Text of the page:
We don’t want our kids to think of a cartoon man and a cartoon whale, and definitely not a cucumber swimming around with a talking tomato.

We want them to think of a real man and a real fish that God used to get people ready to recognize Jesus – the Christ – Who would one day fulfill what Jonah and the whale typified: sin, death, burial, resurrection, and Gospel preaching!

The Most Important Children’s Ministry Tool

April 3, 2017 at 4:01 pm | Posted in Uncategorized | 4 Comments
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There is a whole industry out their geared toward the production of material for sale to churches, under the heading, “children’s ministry.” From coloring books, to puzzles, to visual aids, to movies, to action figures, to entire programs with point systems set up to award patches, trophies, candy, and prizes for attaining participation and memorization goals, there is no shortage of items available for those who would like organize, institute, or carry on with, a “children’s program” at his or her church.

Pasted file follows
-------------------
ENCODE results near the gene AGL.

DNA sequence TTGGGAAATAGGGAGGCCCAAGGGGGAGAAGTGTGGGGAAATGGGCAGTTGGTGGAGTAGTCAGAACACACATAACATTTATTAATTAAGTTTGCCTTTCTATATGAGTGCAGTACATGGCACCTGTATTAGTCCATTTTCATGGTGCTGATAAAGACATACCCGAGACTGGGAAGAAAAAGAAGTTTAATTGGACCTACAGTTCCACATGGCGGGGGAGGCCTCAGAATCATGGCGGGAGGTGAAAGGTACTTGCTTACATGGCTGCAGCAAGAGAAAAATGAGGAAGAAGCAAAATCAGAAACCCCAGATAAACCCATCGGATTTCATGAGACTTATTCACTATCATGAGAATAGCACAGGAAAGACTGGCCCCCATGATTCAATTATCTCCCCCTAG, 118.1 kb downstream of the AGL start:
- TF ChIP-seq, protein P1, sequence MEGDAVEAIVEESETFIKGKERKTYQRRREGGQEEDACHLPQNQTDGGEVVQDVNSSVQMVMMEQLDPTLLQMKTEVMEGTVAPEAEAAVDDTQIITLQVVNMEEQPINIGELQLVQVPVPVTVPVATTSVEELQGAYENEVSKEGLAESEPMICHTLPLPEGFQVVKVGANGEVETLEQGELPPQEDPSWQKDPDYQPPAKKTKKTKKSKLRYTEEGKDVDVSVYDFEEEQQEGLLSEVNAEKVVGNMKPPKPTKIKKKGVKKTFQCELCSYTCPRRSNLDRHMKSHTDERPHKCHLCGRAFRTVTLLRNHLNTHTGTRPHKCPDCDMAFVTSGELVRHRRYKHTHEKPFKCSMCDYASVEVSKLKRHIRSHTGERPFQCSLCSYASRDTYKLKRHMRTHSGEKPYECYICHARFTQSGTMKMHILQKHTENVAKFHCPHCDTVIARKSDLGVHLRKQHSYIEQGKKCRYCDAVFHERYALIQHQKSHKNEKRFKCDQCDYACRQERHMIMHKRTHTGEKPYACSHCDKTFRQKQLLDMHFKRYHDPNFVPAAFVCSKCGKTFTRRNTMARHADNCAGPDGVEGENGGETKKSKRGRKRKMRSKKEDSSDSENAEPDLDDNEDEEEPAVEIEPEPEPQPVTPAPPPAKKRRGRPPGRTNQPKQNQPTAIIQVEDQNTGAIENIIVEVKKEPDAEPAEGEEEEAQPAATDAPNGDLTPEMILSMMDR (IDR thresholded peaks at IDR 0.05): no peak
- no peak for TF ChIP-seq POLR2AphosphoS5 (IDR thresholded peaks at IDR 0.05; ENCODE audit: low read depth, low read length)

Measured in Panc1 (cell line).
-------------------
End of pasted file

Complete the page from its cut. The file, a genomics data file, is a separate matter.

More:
The Holy Spirit, however, reminds us that the most important “material” needed in the evangelism, instruction, and training of children is found between the covers of God’s Holy Word: the Bible.

And that from a child thou hast known the holy scriptures, which are able to make thee wise unto salvation through faith which is in Christ Jesus.

II Timothy 3:15

If you are a Christian parent, then I suppose there may be some value in having a shelf filled with work books, color-in-the-lines representations of Noah’s Ark, and attendance awards, or a wall covered with certificates of merit for knowing all the hand motions to “I’m in the Lord’s Army, yes sir!” but do not neglect the most valuable teaching and learning tool ever invented for the edification of little (or future) disciples of Jesus: the Scriptures.